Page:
Make us your home page

Today’s top headlines delivered to you daily.

(View our Privacy Policy)

Q&A: NFL assigns officiating crews for games

NFL makes referee assignments

In professional games and playoff football games, who assigns the officials?

The NFL puts together crews of officials for the regular season, and assigns those crews to games each week. The crews are made up of seven people — referee, umpire, head linesman, line judge, field judge, side judge and back judge.

It's important to note that NFL officials are not full-time employees, but people who have other jobs and work the NFL games on the side. The NFL is the only major sport that doesn't employ full-time officials.

The crews are then evaluated after each game, and the eight crews with the highest grades at the end of the regular season are rewarded by being assigned to work playoff games. The three rated at the top get two playoff games.

But the rules also prohibit first- and second-year officials from being assigned to playoff games. They are replaced by veterans who score the highest at the various positions.

The rules change again for the Super Bowl. The highest-rated individuals at each of the seven positions who have at least five years of experience and have worked the playoffs are assigned to work the championship game.

Sampling determines figure

How does the government figure the amount of people unemployed if those people are not getting unemployment checks?

Good question. As you note, the government can't simply base the unemployment rate on the number of people filing for unemployment benefits, because some people have run out of benefits or never apply for them at all.

Instead, the Bureau of Labor Statistics (BLS) conducts a monthly sample survey called the Current Population Survey. There are about 60,000 households in the survey, or about 110,000 people.

Those households and people are chosen from around the country so the sampling is representative for the entire country.

The Census Bureau then sends 2,200 employees to interview people in those 60,000 households. From those interviews comes information that the BLS uses to classify people by employment status, and extrapolate an unemployment rate.

The government estimates that there's a 90 percent chance its conclusions are within 290,000 of the actual number it might get by conducting a total census.

That may sound like it could be quite a bit off. But consider this: The December report estimated that about 154 million people were employed and 14.5 million were unemployed, for an unemployment rate of 9.4 percent. Adding 290,000 to the 154 million employed number, or subtracting from it, isn't enough to distort the total unemployment picture.

If you want to read about this process in greater detail, visit

Q&A: NFL assigns officiating crews for games 01/27/11 [Last modified: Thursday, January 27, 2011 4:56pm]
Photo reprints | Article reprints

© 2017 Tampa Bay Times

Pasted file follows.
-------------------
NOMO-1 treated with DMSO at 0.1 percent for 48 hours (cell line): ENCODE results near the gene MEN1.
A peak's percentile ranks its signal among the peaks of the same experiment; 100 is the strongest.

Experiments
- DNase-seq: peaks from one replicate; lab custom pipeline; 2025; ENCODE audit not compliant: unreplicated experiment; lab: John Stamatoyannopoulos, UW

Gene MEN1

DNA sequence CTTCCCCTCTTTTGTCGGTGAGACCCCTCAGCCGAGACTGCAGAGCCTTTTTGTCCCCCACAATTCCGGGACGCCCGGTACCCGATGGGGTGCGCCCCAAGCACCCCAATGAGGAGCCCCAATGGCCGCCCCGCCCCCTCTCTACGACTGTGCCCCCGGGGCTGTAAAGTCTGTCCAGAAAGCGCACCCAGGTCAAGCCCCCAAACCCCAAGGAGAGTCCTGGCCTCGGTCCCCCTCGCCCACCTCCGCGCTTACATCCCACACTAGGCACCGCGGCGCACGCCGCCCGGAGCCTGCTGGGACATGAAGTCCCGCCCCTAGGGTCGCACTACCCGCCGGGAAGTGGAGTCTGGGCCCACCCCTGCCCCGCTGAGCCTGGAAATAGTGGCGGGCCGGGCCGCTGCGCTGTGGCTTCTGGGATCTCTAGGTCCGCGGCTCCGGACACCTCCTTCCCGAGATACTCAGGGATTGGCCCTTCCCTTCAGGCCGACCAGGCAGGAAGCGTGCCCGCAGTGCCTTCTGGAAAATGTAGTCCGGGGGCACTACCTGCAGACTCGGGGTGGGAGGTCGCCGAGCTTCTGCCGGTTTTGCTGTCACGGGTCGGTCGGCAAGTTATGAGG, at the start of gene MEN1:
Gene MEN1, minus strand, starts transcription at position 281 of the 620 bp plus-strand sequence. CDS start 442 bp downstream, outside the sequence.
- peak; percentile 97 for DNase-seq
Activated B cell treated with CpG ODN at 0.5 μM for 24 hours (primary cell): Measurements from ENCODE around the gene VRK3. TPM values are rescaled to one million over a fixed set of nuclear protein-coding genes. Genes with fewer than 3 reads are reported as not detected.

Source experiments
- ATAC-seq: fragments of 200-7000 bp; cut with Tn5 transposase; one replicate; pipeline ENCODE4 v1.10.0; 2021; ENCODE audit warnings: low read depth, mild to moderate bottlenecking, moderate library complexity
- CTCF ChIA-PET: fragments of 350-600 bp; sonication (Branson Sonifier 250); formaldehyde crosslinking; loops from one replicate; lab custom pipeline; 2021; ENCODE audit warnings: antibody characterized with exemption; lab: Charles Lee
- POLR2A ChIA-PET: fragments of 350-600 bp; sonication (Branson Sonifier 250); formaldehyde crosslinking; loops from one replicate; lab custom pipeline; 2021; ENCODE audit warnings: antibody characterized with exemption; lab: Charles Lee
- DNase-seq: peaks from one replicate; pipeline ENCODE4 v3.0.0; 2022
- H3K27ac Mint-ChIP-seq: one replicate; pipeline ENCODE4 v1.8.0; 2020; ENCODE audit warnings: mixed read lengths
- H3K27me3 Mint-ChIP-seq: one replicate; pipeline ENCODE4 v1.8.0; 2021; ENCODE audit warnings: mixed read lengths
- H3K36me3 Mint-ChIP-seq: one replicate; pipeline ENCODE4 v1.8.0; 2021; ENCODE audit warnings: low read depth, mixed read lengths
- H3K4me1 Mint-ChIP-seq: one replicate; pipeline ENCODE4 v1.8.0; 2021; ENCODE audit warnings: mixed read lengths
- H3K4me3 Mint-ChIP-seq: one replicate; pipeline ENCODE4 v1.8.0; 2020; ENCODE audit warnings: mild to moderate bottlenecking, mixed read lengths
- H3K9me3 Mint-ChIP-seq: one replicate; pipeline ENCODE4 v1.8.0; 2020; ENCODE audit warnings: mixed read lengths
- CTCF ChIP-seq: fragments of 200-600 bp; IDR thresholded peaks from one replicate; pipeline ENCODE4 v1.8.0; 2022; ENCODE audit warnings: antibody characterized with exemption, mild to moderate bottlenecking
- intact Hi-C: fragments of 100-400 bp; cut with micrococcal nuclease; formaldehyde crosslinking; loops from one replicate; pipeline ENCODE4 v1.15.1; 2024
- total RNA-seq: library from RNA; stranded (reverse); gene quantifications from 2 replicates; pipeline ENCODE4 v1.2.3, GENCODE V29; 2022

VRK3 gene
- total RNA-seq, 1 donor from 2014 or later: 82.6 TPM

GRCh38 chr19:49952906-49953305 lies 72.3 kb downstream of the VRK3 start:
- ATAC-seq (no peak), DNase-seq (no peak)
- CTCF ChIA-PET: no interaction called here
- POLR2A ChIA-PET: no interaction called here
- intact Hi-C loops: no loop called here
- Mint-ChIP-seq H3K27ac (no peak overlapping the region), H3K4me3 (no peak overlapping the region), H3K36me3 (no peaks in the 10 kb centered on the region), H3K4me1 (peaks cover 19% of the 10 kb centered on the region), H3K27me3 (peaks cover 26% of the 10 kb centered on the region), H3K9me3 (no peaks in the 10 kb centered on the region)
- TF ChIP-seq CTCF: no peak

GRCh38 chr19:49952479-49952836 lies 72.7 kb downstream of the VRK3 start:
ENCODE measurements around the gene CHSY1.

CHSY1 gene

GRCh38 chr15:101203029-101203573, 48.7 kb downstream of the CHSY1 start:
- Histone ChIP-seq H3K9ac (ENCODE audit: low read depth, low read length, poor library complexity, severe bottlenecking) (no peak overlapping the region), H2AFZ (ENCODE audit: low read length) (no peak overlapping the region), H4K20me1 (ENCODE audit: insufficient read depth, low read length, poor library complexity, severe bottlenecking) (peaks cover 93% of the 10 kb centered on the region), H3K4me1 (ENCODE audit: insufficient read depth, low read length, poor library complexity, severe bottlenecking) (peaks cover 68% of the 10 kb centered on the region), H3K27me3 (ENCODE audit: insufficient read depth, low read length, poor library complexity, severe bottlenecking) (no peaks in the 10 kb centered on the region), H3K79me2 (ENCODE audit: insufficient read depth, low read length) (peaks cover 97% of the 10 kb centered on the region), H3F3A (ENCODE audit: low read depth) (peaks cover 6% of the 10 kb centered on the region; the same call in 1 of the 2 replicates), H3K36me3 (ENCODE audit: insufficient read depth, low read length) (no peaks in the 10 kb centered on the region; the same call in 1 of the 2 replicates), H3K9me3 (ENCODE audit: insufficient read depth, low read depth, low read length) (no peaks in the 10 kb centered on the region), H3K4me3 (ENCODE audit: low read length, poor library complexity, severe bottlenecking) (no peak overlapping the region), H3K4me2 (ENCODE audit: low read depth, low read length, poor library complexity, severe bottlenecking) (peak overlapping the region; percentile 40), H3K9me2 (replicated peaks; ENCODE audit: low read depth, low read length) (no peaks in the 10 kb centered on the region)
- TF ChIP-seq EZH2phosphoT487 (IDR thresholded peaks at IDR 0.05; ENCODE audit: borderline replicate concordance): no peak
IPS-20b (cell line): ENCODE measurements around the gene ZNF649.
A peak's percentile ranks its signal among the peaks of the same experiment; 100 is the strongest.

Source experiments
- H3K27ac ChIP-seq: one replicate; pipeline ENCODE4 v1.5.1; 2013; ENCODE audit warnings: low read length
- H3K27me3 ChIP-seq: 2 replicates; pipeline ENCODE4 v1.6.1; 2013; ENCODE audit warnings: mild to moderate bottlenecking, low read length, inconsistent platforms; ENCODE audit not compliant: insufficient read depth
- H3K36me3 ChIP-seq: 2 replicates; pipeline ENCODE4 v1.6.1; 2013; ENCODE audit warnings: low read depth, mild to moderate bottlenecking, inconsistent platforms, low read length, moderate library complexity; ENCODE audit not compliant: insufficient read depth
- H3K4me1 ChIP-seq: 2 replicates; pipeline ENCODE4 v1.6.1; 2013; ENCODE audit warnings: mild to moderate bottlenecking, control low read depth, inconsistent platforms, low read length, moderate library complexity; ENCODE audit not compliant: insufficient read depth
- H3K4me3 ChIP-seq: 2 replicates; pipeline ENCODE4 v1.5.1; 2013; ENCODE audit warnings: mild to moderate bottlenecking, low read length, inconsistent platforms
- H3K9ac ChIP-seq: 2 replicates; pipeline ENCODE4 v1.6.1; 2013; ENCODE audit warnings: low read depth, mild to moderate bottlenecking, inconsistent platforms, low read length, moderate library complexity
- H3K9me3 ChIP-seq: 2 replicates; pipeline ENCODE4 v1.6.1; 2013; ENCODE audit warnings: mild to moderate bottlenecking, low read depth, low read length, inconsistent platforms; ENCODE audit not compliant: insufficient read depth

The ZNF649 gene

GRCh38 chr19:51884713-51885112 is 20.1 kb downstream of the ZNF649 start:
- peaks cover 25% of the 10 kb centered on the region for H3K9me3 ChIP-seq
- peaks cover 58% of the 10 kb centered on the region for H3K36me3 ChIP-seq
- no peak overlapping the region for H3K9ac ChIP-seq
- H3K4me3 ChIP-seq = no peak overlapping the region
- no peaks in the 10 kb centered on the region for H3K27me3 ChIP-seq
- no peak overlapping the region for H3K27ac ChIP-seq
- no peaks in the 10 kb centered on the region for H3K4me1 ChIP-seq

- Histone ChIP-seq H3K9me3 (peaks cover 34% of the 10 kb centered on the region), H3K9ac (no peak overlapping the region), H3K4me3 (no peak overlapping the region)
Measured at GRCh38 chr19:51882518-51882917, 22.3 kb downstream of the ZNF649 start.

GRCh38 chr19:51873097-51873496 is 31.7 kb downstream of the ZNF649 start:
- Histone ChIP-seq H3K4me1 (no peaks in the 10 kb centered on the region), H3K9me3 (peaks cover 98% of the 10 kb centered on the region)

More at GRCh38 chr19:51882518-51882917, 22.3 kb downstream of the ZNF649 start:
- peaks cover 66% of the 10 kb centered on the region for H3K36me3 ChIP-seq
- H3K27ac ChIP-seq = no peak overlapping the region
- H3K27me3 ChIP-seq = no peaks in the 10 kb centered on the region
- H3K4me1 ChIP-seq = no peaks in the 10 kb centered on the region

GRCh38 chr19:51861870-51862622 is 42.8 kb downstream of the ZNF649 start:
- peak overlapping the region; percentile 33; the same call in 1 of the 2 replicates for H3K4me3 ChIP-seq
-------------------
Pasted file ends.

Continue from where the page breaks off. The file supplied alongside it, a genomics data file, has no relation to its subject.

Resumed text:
Join the discussion: Click to view comments, add yours

  1. Comedian and activist Dick Gregory dies at 84


    The comedian Dick Gregory rose to national prominence in the early 1960s as a black satirist whose audacious style of humor was biting, subversive and topical, mostly centered on current events, politics and above all, racial tensions. His trademark was the searing punchline.

    Dick Gregory, a comedian, activist and author, died Saturday. [Tribune News Service, 2011]
  2. Winter Haven police investigating armed robbery at Dollar General


    WINTER HAVEN — Police are investigating an armed robbery Friday night of a Dollar General store on W Lake Ruby Drive.

  3. Rowdies settle for draw at home


    ST. PETERSBURG — The good news for the Rowdies is that they still haven't lost a game at Al Lang Stadium since late April. The bad news is they had to settle for a 1-1 tie against Ottawa on Saturday night in front of 6,710 sweaty fans.

  4. Bats come to life, but Rays' freefall continues (w/video)

    The Heater

    ST. PETERSBURG —The six runs seemed like a ton, just the second time the Rays had scored that many in a game during their numbing two-plus-weeks stretch of offensive impotency, and amazingly, the first time at the Trop in nearly two months.

    Lucas Duda connects for a two-run home run in the sixth, getting the Rays within 7-5. A Logan Morrison home run in the ninth made it 7-6, but Tampa Bay couldn’t complete the comeback.
  5. 'Free speech rally' cut short after massive counterprotest


    BOSTON — Thousands of demonstrators chanting anti-Nazi slogans converged Saturday on downtown Boston in a boisterous repudiation of white nationalism, dwarfing a small group of conservatives who cut short their planned "free speech rally" a week after a gathering of hate groups led to bloodshed in Virginia.

    Thousands of people march against a “free speech rally” planned Saturday in Boston. About 40,000 people were in attendance.